Haven't done this in a while... Inspired by my recent favourite TV show, "Mad Men". Mad Men is a viciously authentic portrayal of Madison Avenue in the early 1960s (or so I understand - I wasn't on Madison Avenue in the early 1960s so I don't really know, but that's the buzz).
We've been through this before... I'm not that old, but I'm impressed with the changes in our world in just my brief experience. It's fascinating to look at how much different our lives are today.
So, without further ado... Do you remember:
- Removable pop-tops on soda/beer cans? Soda/beer cans with NO pop-top (you had to use a church key?) Why a church key is called a church key?
- Rotary (twist) light switches on the wall?
- Push-button light switches on the wall?
- Self-powered TV remote controls (Not sure how these worked - seemed like black magic to me. They were made of bakelite (!) and could induce physiological effects if directed at your brain. I'm not kidding.)
- Bakelite (I know we've done that one before).
- Sodas for .10 (saw it on Mad Men, remembered it)
- Soda machines where you pulled the bottle out of a pair of refrigerated metal jaws behind a long glass door. (Also on Mad Men).
Some obvious ones, also inspired by Mad Men:
- Smoking in the office (like everybody, all the time)
- Drinking in the office (ditto)
- Debaucherous office parties (those still go on, right??)
- Working in an office where all the adult men were WWII veterans?
Some consumerist stuff:
- The first time you saw color TV (doesn't count if it was before you saw black and white TV)
- The first time you saw TV (doesn't count if it was after 1970).
- Cigarette ads on TV
- Liquor ads on TV
- The ABC Mystery Movie
- The Mutual of Omaha Wild Kingdom
- The Marlboro Man
- The Marlboro Man theme
- "Harvey's Bristol Creme" TV ads (where did THAT come from?)
- The old Barbie doll (before they made her figure more anatomically realistic)
- GI Joe with painted hair
- GI Joe with painted hair and WWII fatigues
- Miniature electric cars
- Go-karts with no roll cage and no helmets
- Playing "war" against the Germans and the Japanese (I think we did this before)
- Pop-rocks, candy cigarettes, toy switchblades
- Snap-n-pops (I miss those), cap guns (both the paper and the plastic kind)
- The urban legend that Mikey from the Life Cereal commercial died from Pop-rocks
- Mikey from the Life Cereal commercial
- Life cereal (is it still around?)
- The Green Hornet TV series
- (Who played the Green Hornet's sidekick Kato? No fair Googling!)
- Pastel and bright earth tone polyester leisure suits (probably the worst fashion disaster since the middle ages)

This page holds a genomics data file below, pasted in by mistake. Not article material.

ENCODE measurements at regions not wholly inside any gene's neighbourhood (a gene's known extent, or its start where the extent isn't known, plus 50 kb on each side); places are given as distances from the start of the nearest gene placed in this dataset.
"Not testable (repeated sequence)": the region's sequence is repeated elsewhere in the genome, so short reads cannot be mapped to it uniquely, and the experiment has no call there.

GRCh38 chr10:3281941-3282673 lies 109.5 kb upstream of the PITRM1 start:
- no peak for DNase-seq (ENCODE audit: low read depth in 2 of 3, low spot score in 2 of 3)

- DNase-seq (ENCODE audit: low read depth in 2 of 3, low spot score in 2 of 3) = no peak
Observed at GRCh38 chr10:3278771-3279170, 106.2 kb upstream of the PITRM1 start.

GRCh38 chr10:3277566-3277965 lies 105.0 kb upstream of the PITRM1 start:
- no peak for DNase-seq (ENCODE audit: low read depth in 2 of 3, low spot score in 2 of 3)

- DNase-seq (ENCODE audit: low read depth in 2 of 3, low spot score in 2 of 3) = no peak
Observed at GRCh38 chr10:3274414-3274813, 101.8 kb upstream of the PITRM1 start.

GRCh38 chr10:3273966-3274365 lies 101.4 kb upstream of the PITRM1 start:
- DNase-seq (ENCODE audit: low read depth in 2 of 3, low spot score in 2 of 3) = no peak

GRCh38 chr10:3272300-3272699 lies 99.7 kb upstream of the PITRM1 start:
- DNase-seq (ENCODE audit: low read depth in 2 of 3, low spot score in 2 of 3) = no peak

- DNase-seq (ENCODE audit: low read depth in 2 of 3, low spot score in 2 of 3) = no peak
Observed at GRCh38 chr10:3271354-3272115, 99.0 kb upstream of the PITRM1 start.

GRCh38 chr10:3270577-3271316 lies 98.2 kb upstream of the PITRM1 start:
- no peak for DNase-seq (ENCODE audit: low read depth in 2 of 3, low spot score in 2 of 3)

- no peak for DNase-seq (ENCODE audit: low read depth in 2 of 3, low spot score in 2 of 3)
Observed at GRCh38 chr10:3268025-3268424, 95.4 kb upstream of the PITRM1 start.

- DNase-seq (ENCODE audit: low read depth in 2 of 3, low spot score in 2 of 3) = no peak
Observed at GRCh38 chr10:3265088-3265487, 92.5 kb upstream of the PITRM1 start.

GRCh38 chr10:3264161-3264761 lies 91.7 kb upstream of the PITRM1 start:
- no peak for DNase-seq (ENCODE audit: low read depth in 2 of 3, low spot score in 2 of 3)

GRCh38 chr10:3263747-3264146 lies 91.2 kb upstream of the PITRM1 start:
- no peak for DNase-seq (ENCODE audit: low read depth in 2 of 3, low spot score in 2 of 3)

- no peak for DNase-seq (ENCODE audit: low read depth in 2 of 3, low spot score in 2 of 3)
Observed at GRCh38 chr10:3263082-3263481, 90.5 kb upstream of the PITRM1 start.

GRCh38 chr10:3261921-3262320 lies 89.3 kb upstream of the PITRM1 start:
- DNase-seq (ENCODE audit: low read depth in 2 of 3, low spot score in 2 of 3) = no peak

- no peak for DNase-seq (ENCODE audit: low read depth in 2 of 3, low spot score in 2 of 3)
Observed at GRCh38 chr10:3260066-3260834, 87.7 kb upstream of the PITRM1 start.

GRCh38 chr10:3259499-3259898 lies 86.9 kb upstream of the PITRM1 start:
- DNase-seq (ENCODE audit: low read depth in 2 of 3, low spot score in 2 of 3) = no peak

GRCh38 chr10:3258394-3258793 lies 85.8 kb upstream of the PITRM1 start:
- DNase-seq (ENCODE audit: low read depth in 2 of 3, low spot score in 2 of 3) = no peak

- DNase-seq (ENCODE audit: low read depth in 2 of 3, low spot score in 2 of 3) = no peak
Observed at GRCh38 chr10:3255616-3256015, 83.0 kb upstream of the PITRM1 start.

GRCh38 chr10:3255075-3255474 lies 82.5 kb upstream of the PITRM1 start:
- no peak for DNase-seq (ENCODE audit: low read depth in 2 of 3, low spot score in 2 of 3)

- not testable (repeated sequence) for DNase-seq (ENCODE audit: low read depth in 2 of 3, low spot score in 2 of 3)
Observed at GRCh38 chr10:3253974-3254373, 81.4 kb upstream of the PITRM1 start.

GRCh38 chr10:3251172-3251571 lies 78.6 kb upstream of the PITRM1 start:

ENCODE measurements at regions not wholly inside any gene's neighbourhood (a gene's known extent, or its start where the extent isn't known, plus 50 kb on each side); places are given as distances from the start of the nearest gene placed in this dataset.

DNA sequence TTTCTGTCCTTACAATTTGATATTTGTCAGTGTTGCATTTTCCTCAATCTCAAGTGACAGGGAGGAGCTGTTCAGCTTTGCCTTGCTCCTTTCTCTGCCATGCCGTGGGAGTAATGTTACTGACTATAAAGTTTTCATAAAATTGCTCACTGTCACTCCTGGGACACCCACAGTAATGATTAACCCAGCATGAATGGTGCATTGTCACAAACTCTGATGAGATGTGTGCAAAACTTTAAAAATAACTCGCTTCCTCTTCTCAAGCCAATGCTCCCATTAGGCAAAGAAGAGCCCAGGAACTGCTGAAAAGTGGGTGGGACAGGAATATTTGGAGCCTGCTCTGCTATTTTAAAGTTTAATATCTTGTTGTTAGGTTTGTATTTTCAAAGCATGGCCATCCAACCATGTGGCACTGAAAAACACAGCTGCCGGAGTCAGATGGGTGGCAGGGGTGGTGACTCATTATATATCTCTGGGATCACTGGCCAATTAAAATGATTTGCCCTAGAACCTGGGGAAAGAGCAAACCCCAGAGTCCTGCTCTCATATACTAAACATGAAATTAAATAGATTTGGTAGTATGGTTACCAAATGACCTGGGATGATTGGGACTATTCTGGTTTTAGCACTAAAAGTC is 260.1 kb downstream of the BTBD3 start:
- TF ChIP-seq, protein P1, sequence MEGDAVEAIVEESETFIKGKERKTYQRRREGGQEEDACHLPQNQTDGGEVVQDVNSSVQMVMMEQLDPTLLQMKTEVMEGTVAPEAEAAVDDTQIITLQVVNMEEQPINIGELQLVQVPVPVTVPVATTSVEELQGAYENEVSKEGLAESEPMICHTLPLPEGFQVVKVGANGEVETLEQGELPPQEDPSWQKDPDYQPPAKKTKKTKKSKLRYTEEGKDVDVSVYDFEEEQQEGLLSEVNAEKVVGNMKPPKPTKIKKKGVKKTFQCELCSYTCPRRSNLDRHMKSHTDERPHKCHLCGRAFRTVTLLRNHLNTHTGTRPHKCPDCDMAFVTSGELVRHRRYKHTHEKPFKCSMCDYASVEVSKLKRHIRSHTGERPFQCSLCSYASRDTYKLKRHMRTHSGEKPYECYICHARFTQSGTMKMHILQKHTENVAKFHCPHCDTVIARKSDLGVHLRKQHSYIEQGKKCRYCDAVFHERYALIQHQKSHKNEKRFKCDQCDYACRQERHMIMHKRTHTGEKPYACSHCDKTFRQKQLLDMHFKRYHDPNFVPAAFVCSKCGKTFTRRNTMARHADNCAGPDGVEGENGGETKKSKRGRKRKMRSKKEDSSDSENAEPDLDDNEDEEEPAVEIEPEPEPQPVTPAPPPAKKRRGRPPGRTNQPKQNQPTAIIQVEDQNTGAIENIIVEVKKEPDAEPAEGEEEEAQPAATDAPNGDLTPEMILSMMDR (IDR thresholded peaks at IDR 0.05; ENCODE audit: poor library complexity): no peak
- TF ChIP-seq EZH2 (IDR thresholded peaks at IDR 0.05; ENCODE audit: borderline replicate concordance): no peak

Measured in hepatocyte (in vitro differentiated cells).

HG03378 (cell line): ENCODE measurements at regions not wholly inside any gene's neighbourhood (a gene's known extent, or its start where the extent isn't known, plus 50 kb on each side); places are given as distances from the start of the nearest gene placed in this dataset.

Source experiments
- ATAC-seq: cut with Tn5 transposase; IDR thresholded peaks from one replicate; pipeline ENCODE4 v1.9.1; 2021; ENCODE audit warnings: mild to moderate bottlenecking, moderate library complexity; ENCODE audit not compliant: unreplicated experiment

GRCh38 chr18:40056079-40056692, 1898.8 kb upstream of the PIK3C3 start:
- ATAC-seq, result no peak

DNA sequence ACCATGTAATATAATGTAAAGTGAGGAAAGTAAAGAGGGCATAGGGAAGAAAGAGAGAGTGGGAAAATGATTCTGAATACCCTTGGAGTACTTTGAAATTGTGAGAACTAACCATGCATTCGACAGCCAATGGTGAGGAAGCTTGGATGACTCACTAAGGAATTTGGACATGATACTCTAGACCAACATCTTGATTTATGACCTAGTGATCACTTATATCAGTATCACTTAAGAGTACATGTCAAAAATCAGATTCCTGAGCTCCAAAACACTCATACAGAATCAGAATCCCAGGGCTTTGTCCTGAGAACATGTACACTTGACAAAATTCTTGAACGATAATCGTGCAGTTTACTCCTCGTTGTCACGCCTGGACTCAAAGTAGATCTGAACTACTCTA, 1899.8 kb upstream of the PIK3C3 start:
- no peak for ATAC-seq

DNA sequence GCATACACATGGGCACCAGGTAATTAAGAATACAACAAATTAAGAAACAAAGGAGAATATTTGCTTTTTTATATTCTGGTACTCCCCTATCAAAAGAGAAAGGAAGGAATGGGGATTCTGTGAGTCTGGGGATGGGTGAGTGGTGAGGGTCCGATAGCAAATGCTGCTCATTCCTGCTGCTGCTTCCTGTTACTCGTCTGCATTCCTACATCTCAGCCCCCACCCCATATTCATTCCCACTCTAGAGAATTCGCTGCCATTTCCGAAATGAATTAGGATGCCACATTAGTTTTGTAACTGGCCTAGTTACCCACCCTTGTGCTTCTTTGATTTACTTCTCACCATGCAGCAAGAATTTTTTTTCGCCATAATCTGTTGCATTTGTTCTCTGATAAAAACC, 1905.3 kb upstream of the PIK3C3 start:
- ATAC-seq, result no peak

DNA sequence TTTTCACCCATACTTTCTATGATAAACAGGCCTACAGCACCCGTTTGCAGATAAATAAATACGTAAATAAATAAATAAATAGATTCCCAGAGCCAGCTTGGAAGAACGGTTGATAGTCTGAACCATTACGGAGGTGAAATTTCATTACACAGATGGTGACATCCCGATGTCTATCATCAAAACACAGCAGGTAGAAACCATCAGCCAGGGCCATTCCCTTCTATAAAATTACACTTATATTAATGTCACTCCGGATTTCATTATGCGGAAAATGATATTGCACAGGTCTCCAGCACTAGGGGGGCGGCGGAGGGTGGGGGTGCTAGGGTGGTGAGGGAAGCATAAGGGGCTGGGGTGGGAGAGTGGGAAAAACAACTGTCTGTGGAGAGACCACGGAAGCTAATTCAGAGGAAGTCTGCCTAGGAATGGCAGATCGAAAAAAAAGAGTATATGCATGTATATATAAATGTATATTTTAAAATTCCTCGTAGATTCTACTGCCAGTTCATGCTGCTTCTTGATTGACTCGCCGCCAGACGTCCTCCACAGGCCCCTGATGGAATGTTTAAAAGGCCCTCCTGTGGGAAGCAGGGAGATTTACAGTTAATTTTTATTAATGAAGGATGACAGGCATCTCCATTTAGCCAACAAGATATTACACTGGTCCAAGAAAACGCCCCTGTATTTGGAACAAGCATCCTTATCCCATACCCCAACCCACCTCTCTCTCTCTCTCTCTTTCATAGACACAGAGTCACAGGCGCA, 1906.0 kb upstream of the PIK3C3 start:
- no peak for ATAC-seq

- Men wearing hats all the time
- Aftermarket or dealer-installed air conditioners in cars
- the green "Ecology" flag (whoa - how 70s is that! I guess we're getting a little ahead of Mad Men now)
- Eartha Kitt (heard her first big hit "Monotonous" on the radio today)
- France Nguyen
- The New Christy Minstrels
(Don't know where that came from... I'm kind of drifting I guess)
Do you remember how much stuff used to cost? Like other than sodas? For example a Mercedes Benz S-class was under $10K in 1977. But TV sets cost way more in the 1960s (even in unadjusted dollars) than they do today. I paid something like $300 in early-1980s dollars for the first color TV I ever bought - and it was like 13' or something.
What I'm really interested in is remembering how we did things before the information revolution. There used to be these huge books at the library that listed businesses and what they produced, where to contact them, etc. I wish I could remember what they were called. How about reading the newspaper to actually get important information? Not just news but classified ads, weather, etc? Or religiously watching local TV news for the weather report? (Maybe some people still do that?)
I'm also interested in remembering what the world was like before overdevelopment - when you really had to plan ahead, and maybe travel a long way, if you needed to buy something specific.
How about running to the mailbox every day in late fall looking for the Sears Christmas Catalog? Have I mentioned that one before?
Finally I heard on NPR this week that Art Ferrante, of "Ferrante and Teicher" fame, died the other day. His partner Lou Teicher died last year. I was always a huge fan of theirs, expecially the soundtrack from "Exodus", which was their biggest hit. Anybody else out there remember them?